Tropical Storm Isaac Strengthening; Floridians, Citrus Growers Begin to Worry
Aug 22, 2012
The following article was published in The Insurance Journal on August 22, 2012:
Fears of damage to the country’s top citrus-growing region pushed benchmark November frozen concentrated orange juice up 5.6 percent to a six-week high of $1.2185 per lb in early trade. Prices had already rallied as much as 8 percent on Tuesday when forecasters cautioned about the strengthening tropical storm. Further gains were limited by technical selling after juice futures briefly pierced a 100-day moving average.
The November contract on ICE Futures U.S. came off the session high but remained up 5.24 percent at $1.2145 per lb at 1:08 p.m. EDT (1708 GMT). September prices were at $1.3855 per lb, up 6.13 percent, after rallying to three-and-a-half-month highs earlier in the session and almost limit up.
“This is all weather related. The path is looking like it’ll hit Florida for sure. We’re getting some selling around that level” of the 100-day moving average, said Bill Collard, who heads up Florida-based commodity brokerage firm the Futures Management Group.
Prices remained well below records of $2.2 per lb set in January when U.S. authorities restricted imports of Brazilian juice due to the use of a banned fungicide. Traders said they expected prices to remain elevated unless the storm veers away from the Florida coast. Still, market fundamentals are sluggish amid waning global demand waning and plentiful supplies, they said.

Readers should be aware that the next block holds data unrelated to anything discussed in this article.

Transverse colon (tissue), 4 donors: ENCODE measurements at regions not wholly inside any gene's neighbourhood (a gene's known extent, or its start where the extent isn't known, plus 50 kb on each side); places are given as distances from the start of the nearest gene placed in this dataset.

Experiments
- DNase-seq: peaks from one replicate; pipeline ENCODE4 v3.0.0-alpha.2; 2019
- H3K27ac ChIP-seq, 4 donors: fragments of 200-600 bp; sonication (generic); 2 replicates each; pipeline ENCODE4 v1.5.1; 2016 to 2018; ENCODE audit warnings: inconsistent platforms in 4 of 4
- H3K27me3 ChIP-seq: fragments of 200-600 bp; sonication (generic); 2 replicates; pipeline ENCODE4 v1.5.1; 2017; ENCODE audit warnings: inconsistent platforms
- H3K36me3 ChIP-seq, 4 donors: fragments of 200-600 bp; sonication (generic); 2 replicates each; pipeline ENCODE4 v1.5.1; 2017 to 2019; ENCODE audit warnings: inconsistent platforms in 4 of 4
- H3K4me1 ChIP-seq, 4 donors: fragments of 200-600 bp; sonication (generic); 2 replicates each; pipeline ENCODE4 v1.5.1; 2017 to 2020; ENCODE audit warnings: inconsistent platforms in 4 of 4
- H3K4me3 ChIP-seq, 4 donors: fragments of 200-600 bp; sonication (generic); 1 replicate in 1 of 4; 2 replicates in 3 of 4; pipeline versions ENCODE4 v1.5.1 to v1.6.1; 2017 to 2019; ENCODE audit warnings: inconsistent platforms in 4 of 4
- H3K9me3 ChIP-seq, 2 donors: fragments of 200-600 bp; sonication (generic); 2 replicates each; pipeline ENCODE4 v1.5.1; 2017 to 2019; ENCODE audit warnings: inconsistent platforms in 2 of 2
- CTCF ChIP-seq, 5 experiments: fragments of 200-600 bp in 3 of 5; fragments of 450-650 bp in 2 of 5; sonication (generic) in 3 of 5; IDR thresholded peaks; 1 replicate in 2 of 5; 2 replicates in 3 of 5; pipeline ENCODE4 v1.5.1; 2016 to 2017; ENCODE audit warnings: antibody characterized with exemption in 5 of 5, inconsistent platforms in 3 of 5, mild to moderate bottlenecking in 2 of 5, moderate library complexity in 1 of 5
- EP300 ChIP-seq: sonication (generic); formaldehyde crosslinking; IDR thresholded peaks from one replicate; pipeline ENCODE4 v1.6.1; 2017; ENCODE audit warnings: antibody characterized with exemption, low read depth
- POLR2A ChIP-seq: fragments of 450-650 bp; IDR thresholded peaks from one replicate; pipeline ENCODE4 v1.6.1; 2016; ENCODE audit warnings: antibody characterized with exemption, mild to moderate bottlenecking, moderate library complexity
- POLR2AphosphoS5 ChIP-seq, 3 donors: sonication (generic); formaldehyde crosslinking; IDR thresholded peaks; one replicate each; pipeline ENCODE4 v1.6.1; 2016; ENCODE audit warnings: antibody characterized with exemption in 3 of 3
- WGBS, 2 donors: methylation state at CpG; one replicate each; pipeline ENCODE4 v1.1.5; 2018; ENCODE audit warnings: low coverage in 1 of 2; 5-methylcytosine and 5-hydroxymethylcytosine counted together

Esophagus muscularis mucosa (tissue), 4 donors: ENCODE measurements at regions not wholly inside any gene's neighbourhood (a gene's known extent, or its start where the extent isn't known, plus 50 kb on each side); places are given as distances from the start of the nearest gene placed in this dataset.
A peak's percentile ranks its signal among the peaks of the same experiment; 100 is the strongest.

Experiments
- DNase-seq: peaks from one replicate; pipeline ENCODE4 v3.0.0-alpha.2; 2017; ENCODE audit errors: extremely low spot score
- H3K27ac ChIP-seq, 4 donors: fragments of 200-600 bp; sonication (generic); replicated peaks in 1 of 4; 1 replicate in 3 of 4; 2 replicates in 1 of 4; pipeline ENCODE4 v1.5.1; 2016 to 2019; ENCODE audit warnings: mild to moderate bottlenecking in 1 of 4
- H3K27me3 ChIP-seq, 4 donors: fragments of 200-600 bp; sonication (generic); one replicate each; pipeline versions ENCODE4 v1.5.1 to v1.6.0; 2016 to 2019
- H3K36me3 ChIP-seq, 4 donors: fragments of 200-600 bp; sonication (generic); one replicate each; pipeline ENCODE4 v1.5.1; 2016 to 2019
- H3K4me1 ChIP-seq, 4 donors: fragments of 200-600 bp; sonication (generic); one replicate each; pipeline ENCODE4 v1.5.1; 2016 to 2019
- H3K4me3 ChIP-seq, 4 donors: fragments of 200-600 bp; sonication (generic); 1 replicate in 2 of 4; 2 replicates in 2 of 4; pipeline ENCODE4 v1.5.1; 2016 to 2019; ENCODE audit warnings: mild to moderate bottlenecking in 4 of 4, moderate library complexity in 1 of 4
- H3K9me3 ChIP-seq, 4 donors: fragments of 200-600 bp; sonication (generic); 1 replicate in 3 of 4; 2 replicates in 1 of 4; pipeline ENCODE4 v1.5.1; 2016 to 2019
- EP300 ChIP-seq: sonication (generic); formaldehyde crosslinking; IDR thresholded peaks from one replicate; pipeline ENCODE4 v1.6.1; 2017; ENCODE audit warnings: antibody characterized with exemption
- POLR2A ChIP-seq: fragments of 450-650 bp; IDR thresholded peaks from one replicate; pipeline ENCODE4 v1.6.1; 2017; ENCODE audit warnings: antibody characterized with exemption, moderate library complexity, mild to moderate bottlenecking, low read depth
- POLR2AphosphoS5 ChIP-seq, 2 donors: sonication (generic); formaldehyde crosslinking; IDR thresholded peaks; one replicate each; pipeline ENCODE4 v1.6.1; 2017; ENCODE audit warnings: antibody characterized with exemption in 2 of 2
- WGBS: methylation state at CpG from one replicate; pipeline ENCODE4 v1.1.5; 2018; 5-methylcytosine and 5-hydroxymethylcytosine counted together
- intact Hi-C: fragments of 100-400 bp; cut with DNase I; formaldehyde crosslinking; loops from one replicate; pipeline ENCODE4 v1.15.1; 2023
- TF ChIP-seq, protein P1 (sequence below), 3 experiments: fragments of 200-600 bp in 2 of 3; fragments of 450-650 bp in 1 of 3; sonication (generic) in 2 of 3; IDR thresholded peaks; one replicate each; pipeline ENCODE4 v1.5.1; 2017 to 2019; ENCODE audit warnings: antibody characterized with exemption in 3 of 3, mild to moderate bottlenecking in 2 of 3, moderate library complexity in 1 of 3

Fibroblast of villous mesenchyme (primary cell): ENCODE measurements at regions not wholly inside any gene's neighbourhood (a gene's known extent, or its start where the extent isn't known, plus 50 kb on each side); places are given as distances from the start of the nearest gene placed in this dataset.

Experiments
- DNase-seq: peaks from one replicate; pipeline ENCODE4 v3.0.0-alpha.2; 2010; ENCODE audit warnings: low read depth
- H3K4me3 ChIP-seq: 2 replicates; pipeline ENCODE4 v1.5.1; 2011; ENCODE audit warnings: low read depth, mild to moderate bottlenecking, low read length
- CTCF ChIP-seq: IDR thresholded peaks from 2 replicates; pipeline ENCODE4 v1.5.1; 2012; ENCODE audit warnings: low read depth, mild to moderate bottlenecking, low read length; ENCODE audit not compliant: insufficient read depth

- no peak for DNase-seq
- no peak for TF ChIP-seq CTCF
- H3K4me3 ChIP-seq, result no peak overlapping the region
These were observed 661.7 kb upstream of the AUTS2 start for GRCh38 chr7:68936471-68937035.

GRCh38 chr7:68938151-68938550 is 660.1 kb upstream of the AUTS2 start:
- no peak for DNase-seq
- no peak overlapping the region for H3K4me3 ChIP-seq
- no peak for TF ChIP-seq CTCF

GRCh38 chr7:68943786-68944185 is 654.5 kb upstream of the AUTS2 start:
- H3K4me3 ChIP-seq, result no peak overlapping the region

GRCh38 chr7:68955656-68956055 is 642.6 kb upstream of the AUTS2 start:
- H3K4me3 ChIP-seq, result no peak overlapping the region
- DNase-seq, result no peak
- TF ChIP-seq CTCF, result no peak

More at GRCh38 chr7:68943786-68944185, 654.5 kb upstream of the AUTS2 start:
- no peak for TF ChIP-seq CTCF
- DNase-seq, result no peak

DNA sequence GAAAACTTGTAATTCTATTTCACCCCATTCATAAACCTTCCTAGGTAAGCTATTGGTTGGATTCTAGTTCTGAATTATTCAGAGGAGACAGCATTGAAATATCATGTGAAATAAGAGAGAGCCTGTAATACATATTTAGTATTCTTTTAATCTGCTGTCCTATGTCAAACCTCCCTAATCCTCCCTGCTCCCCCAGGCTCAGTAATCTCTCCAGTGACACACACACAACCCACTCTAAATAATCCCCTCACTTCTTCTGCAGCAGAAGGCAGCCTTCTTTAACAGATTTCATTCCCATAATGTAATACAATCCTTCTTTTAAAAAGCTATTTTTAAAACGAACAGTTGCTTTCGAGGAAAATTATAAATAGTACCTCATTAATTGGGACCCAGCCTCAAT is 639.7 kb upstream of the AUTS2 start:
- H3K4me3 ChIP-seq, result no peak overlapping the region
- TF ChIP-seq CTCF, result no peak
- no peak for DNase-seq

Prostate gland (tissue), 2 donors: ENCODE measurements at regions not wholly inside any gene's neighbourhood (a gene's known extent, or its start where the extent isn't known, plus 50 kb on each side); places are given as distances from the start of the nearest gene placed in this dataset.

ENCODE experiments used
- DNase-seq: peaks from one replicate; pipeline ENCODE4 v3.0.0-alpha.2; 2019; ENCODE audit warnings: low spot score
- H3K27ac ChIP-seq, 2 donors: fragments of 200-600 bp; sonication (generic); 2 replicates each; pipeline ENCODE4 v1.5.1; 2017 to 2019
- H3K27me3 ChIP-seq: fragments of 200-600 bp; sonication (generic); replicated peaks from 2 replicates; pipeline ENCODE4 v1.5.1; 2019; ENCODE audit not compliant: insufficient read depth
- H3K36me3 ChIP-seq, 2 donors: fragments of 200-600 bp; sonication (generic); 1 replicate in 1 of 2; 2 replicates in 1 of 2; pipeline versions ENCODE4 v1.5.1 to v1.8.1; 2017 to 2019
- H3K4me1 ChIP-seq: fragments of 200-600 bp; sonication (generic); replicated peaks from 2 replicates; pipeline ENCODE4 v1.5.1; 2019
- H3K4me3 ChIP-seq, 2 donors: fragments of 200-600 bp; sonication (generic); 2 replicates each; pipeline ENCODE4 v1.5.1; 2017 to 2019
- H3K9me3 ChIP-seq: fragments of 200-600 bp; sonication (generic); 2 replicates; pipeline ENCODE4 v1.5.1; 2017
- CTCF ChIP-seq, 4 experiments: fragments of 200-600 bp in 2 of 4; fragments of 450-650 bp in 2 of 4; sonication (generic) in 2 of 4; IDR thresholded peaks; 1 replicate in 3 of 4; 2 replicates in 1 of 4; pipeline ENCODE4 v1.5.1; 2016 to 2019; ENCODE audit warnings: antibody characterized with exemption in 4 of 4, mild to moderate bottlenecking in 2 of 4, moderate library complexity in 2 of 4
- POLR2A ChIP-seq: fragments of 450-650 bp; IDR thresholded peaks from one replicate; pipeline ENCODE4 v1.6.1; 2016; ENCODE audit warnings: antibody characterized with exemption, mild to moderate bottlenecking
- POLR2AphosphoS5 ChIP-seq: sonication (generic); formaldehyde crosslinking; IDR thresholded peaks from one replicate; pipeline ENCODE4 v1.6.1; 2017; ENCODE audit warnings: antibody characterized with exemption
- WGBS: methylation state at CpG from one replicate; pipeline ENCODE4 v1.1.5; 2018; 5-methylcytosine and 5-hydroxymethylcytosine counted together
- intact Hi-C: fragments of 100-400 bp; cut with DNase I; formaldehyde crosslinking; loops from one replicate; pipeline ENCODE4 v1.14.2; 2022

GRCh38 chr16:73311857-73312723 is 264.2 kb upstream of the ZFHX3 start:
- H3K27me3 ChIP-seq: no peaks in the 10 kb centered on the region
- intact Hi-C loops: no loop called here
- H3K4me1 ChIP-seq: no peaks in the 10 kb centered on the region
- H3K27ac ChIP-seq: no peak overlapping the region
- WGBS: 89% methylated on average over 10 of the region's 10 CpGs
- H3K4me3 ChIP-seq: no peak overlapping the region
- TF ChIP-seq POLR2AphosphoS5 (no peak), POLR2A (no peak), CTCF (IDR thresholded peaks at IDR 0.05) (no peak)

“It probably should be going down because there’s enough supply. (But) November could run to $1.30 before it finds some strong resistance,” Collard said.
Concerns about immediate supplies pushed September prices to a 17-cent premium over November prices — the widest spread between front and second months since January when imports from Brazil, the world’s largest producer, were restricted. Keener buying interest boosted September’s Relative Strength Index (RSI) to 73, above the 70 threshold that signals overbought conditions and up from 68 on Tuesday.
With five days until the storm is due to make landfall, Judy Ganes of commodity J. Ganes Consulting said buying could be overdone, leaving the market was vulnerable to a sharp correction if the storm fades or misses Florida completely. Experts noted that frost and blight have done more damage historically to the Sunshine state’s orange groves than hurricanes.
The last storm to hit the state’s southern farms was Hurricane Wilma in 2005, when some 50 million boxes of oranges were lost as the storm knocked fruit to the ground and damaged trees. To put that in context, that would be a third of the state’s estimated output of 155 million boxes and a quarter of U.S. production for the upcoming marketing year which starts on Oct. 1.
Before Wilma in 2005, storms had not done substantial damage to Florida’s crops since 1960 when Hurricane Donna hit.
Even so, processors and producers, such as Coca Cola Co , which sells Minute Maid, and PepsiCo Inc., which has the Tropicana brand, fear getting caught short of supplies and paying meteoric prices for their raw material. They pass on the cost to the end-product, but that often leads to erosion in demand as households stopping drinking the juice, which has traditionally been a U.S. breakfast favorite.
High street prices shot up by almost a third in 2006 as higher costs after the Wilma’s devastation, experts said.
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